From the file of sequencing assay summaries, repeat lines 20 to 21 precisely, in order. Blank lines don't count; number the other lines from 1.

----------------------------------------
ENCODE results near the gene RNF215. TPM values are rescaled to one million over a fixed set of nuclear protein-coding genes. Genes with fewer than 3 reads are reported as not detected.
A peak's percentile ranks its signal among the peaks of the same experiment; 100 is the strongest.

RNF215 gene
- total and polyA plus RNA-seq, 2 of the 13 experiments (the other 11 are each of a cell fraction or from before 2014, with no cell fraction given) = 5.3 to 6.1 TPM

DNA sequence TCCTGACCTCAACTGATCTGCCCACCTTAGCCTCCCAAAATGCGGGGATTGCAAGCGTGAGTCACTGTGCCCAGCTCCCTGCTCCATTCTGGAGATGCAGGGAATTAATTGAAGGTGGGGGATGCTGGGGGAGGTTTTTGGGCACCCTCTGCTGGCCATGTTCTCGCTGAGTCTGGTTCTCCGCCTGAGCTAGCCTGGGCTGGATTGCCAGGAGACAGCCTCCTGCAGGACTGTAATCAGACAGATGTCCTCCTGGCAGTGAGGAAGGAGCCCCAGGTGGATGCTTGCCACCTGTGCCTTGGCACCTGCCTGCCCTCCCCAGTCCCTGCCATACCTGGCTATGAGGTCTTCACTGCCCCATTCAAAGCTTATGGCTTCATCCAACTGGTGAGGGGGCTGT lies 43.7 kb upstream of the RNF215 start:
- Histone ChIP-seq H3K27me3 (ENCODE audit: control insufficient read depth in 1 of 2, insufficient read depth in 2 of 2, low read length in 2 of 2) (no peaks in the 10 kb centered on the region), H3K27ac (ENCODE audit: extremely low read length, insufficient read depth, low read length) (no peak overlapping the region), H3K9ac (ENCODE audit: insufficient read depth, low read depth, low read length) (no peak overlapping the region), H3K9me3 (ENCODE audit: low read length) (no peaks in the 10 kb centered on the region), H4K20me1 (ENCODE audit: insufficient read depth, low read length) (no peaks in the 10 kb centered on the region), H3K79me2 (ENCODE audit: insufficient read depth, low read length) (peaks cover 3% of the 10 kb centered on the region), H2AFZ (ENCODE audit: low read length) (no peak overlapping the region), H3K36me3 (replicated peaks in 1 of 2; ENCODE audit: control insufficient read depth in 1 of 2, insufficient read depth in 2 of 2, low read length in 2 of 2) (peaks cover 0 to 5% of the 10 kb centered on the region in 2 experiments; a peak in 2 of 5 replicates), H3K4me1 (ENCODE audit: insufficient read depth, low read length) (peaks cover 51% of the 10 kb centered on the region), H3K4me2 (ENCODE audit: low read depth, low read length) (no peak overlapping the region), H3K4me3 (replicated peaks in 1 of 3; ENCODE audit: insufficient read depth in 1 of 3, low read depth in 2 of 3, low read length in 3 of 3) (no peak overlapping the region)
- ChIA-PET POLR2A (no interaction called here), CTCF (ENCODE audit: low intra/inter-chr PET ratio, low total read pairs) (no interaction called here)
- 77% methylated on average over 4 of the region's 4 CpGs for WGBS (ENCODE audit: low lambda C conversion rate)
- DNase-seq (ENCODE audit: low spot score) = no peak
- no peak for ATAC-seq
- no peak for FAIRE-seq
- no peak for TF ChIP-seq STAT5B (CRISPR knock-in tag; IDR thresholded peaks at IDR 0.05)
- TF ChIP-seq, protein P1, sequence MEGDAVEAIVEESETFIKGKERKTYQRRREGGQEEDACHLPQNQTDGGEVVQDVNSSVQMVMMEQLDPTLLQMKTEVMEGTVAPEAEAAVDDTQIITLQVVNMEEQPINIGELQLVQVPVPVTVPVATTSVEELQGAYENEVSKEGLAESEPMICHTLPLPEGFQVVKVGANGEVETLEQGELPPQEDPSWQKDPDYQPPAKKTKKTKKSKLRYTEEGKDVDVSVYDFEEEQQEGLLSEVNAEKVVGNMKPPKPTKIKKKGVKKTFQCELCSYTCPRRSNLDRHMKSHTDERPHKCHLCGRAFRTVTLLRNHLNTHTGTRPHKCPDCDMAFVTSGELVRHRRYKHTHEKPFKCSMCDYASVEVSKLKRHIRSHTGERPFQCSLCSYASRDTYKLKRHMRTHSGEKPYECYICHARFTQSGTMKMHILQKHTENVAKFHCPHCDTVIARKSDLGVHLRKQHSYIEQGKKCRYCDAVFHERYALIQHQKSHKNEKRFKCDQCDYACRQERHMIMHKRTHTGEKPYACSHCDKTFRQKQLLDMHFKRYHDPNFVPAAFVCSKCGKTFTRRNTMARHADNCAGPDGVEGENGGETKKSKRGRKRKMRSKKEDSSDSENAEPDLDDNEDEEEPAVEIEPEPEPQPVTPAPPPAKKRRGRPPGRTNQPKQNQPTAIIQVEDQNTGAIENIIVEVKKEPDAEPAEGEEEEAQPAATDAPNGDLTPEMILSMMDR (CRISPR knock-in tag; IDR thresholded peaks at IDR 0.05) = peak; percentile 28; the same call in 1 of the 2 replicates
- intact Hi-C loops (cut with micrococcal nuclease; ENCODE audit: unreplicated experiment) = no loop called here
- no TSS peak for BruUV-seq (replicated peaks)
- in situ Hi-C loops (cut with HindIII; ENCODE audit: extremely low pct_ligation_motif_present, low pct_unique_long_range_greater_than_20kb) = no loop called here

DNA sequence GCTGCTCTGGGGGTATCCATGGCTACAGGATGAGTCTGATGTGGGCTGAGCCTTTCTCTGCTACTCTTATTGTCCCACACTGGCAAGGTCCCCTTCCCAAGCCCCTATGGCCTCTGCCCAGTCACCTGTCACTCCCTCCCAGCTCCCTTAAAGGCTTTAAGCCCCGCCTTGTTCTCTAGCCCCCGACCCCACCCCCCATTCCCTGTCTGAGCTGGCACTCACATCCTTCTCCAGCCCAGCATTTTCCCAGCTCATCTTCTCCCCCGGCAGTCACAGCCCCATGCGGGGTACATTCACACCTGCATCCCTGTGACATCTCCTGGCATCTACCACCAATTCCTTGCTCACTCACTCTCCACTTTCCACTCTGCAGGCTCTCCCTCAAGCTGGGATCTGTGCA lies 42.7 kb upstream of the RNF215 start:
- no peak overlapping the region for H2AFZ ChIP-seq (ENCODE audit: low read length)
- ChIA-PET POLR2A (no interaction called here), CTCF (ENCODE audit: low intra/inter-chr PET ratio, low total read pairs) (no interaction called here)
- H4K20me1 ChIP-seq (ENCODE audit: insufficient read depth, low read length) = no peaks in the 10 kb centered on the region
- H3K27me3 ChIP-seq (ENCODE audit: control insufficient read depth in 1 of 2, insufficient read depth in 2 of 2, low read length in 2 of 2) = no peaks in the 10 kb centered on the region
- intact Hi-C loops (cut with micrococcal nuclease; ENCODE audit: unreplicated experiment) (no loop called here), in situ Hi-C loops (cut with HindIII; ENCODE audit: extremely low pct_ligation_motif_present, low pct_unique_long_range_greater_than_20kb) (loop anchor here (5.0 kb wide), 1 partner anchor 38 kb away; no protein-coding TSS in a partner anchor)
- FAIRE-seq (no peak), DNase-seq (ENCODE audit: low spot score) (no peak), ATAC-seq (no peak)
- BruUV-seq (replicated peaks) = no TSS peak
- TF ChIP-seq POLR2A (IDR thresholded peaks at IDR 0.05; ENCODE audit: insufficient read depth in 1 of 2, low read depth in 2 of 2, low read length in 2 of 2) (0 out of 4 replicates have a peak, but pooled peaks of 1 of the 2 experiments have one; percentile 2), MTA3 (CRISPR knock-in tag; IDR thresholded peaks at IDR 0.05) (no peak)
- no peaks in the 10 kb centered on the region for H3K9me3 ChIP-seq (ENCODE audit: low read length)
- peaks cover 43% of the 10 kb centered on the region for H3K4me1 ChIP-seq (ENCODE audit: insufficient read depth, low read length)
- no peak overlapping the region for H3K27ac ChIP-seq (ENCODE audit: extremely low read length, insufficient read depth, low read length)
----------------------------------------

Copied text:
- H4K20me1 ChIP-seq (ENCODE audit: insufficient read depth, low read length) = no peaks in the 10 kb centered on the region
- H3K27me3 ChIP-seq (ENCODE audit: control insufficient read depth in 1 of 2, insufficient read depth in 2 of 2, low read length in 2 of 2) = no peaks in the 10 kb centered on the region